First, and probably foremost in the thinking of most Boards, is CEO retention.  If you have a good CEO you certainly want to keep him or her.  “If you won’t pay your CEO competitively, someone else will”, is an often used phrase that is not only true, but can also be incredibly painful. The task of searching for and hiring a new CEO is arduous and expensive. Head-hunters are not cheap nor is the cost of down-time in trying to find that right fit. And, that right fit almost always comes at a cost that exceeds what would have been sufficient to retain your current CEO (a phenomenon that strangely occurs more often than not).

Second, fair and competitive CEO pay sends an important message to the CEO that he/she is well thought of by the Board and regarded as a most treasured link in the credit union’s success; now and in the future. We call this “psychic income”, and it simply conveys appreciation and respect to the CEO for doing their job in an effective manner. Interestingly, psychic income doesn’t cost any more than just paying the CEO fairly, but the message is vital.

Third, fair CEO pay prevents compensation compression with the other executives or senior staff. Let me illustrate. While working with a $2 billion credit union over thirty years ago, the Board was comfortable in paying their CEO well under market. Their rationale was that ‘Jim’ was being paid well (in their minds) and he was such a ‘good old boy’ that he’d never leave the credit union. Well, in this particular instance, that was totally true! Jim loved the credit union, had been there for over thirty years, and he never would leave. But, Rick the EVP and heir-apparent would leave, as well as three or four of the other key SVP’s. Their salaries were being compressed (below market) by the low pay of their CEO, and had this aberration not been corrected, what would have happened to the credit union’s management would have been devastating.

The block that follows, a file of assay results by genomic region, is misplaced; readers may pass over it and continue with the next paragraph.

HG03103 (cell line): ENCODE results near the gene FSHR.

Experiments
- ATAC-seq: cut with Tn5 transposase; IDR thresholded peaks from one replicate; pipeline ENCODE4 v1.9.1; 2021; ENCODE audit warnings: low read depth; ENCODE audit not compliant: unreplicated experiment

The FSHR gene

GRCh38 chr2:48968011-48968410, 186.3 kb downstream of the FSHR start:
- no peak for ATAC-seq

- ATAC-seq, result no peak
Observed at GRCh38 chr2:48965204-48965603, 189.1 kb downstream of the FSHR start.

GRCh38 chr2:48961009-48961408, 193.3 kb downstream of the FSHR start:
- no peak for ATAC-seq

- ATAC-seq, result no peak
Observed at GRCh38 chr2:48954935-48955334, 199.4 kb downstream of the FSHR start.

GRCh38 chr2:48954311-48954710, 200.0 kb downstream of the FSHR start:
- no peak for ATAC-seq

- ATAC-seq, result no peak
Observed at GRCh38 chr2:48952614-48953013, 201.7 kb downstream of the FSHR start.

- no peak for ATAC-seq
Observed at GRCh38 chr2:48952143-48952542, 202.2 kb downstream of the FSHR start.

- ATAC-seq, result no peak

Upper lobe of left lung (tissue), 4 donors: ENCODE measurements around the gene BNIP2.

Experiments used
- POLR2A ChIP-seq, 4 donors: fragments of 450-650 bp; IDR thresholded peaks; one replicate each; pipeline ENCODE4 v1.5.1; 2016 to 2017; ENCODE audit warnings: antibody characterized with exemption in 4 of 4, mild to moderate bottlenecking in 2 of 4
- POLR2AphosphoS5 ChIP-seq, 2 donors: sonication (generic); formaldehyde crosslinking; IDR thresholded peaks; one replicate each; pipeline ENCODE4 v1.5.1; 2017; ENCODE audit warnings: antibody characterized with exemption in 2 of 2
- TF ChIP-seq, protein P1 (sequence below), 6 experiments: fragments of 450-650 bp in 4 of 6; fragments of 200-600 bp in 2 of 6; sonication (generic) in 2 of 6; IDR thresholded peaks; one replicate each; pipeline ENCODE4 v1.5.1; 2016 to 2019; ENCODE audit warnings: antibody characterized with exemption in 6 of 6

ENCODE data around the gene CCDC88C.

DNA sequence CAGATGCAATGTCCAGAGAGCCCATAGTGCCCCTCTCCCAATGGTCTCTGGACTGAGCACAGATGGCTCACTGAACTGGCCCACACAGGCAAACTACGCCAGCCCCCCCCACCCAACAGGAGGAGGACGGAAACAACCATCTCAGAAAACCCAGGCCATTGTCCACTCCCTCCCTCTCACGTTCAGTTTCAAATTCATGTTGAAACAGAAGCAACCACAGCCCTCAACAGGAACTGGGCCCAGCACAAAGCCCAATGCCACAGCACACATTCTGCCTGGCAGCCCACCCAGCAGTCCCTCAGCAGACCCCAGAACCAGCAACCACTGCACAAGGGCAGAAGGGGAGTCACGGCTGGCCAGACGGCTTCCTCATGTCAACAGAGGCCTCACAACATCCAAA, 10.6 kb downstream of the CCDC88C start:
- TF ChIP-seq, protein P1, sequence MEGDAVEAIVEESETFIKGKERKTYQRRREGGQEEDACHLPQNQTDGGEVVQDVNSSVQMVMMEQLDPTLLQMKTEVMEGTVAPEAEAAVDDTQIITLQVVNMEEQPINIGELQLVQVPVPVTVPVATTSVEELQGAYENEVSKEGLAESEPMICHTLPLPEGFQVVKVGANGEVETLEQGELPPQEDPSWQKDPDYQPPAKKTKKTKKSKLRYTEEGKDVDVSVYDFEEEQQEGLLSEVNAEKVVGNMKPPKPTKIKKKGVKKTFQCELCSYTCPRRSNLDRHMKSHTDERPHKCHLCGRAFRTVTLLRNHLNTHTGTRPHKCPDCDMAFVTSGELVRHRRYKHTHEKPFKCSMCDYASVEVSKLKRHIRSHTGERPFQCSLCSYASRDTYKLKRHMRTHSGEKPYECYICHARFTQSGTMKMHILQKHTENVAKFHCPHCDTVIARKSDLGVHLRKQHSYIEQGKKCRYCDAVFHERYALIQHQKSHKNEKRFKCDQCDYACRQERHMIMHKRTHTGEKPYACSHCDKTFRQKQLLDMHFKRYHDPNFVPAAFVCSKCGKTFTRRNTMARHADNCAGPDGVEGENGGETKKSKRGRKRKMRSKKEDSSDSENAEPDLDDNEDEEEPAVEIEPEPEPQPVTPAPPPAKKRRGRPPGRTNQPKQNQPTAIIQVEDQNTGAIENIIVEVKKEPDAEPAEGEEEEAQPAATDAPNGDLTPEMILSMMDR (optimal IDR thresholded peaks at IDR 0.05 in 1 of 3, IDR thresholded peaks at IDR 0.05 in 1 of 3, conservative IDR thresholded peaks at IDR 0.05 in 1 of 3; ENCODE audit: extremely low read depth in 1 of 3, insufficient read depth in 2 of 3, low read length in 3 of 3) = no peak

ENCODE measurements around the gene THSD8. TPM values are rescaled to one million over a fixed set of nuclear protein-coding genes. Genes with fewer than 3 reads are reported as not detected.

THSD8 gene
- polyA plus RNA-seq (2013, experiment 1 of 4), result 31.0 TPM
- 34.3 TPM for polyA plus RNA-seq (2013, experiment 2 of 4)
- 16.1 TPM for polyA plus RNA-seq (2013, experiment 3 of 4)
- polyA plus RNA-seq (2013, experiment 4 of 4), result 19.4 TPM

3) The Components of CEO Pay:

Base Pay: Analyzing The Data.

Base Pay: With a plethora of reliable survey sources and 990 data available (including TruComp990), the challenge is not so much in an ability to obtain data as it is to be able to analyze the data.

A few suggestions:

I.  Index data, as closely as possible, to the asset size of your credit union. While this sounds easy on the surface, it can be somewhat problematic in practice. Many times salary data is provided in large ranges of asset size (say, $500 M to $1 B, or $1B to $2B). A Board may find it difficult to determine what the best asset category fit is. If, as an example, a credit union is barely into an asset category range, should they move to the higher category, or should they stay (for a while) in the lower category? A couple of possible solutions: Try and find sources that might drill down more closely to your credit union’s actual asset range (TruComp990 data can provide that closer and more accurate view) or develop a policy that might say; “when the credit union falls into the next asset category, the CEO will automatically become part of that category (higher)” or they may choose to implement a time restraint. ”The credit union must be in the new asset category at least one year before the compensation structure will change.” Having an asset category policy relieves confusion, uncomfortableness, or possibly hurt feelings.

II.  Index data to the most relevant geographic location. Every location within the United States has a geographic index that is a composite of wages for that location and the cost of living there; typically displayed as a percentage of the national average. As an example, data collected on a national basis is a melting pot of all of that data; it reflects the national average (100%). However, if your credit union resides in New York City or San Francisco (as examples), those salaries will be upwards of 25% more than that average. The opposite is true of many of the southern states where their geographic index is often less than 90% of the national average. Sometimes credit unions may have branches in different cities within the same state or even different states. In such cases, the geographic index could be vastly different. This will be of significant importance when hiring, retaining or transferring employees to different locations.